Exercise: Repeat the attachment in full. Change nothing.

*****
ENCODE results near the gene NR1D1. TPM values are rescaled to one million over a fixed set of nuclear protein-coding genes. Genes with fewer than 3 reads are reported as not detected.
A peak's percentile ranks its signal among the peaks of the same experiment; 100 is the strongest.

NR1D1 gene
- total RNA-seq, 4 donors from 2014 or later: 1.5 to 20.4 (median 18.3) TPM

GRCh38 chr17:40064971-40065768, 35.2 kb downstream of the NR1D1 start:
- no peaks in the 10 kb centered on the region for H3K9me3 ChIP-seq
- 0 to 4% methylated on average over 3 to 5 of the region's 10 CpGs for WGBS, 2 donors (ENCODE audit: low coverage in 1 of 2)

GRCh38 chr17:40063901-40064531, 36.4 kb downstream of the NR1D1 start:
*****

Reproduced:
ENCODE results near the gene NR1D1. TPM values are rescaled to one million over a fixed set of nuclear protein-coding genes. Genes with fewer than 3 reads are reported as not detected.
A peak's percentile ranks its signal among the peaks of the same experiment; 100 is the strongest.

NR1D1 gene
- total RNA-seq, 4 donors from 2014 or later: 1.5 to 20.4 (median 18.3) TPM

GRCh38 chr17:40064971-40065768, 35.2 kb downstream of the NR1D1 start:
- no peaks in the 10 kb centered on the region for H3K9me3 ChIP-seq
- 0 to 4% methylated on average over 3 to 5 of the region's 10 CpGs for WGBS, 2 donors (ENCODE audit: low coverage in 1 of 2)

GRCh38 chr17:40063901-40064531, 36.4 kb downstream of the NR1D1 start: